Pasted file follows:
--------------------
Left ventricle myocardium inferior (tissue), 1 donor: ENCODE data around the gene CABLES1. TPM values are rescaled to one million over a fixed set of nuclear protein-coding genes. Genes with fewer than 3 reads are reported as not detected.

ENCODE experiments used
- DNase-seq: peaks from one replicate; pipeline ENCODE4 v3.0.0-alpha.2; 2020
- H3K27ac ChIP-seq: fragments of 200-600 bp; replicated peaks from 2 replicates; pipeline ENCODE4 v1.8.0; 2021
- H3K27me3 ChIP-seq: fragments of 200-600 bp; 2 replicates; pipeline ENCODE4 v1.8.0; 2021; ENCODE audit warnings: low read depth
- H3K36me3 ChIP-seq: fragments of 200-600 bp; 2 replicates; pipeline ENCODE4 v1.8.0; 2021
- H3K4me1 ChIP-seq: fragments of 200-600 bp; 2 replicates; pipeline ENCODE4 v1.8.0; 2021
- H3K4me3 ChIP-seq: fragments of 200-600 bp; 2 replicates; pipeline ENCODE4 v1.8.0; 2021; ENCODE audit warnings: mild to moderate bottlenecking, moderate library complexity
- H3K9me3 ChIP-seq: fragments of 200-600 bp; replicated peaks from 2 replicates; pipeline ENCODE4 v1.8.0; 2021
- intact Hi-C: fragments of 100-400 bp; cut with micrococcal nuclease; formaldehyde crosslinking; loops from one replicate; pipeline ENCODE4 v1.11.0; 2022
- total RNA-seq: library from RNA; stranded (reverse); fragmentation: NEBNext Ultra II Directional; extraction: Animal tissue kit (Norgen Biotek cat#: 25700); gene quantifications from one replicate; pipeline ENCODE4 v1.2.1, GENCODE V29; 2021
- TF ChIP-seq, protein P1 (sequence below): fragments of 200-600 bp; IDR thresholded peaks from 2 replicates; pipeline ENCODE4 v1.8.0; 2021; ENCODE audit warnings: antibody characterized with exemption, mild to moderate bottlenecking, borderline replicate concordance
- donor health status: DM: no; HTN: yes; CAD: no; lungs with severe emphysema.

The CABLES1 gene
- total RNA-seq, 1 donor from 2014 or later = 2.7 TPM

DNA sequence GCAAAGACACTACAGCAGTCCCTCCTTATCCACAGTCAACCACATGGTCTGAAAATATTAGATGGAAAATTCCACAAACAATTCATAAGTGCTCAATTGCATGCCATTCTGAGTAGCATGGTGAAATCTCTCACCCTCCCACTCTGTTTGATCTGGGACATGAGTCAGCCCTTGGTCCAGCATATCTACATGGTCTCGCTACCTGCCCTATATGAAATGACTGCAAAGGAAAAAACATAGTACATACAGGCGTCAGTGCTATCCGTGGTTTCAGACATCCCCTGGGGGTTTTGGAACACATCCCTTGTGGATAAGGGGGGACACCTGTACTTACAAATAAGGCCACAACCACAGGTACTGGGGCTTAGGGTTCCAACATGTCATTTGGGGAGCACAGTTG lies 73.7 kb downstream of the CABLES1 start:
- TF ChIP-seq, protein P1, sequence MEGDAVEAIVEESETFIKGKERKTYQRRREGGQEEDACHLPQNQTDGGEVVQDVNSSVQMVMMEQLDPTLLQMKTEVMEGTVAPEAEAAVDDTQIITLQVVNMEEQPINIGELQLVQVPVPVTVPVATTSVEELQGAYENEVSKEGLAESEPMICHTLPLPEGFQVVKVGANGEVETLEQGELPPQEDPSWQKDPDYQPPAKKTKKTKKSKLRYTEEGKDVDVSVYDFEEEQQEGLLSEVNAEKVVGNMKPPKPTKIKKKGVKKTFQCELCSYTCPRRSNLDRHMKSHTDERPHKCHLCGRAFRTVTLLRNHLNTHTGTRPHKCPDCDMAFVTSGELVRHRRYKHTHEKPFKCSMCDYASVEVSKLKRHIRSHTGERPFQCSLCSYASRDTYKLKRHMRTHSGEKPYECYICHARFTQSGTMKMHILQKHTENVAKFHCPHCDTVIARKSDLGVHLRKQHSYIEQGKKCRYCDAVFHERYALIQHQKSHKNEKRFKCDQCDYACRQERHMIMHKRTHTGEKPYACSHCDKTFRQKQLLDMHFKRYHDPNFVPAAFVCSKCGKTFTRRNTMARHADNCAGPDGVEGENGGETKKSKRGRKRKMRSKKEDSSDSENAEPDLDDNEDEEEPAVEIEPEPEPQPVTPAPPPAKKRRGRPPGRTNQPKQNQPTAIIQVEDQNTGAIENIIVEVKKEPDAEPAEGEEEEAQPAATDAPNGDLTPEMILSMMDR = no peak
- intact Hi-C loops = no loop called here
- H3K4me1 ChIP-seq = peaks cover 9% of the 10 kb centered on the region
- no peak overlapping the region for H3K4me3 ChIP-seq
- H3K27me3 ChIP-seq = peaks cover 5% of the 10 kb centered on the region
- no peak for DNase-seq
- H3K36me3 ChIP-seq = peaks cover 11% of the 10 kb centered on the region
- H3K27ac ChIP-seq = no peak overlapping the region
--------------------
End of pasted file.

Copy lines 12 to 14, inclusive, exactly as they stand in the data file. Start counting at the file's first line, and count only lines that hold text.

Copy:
- TF ChIP-seq, protein P1 (sequence below): fragments of 200-600 bp; IDR thresholded peaks from 2 replicates; pipeline ENCODE4 v1.8.0; 2021; ENCODE audit warnings: antibody characterized with exemption, mild to moderate bottlenecking, borderline replicate concordance
- donor health status: DM: no; HTN: yes; CAD: no; lungs with severe emphysema.

The CABLES1 gene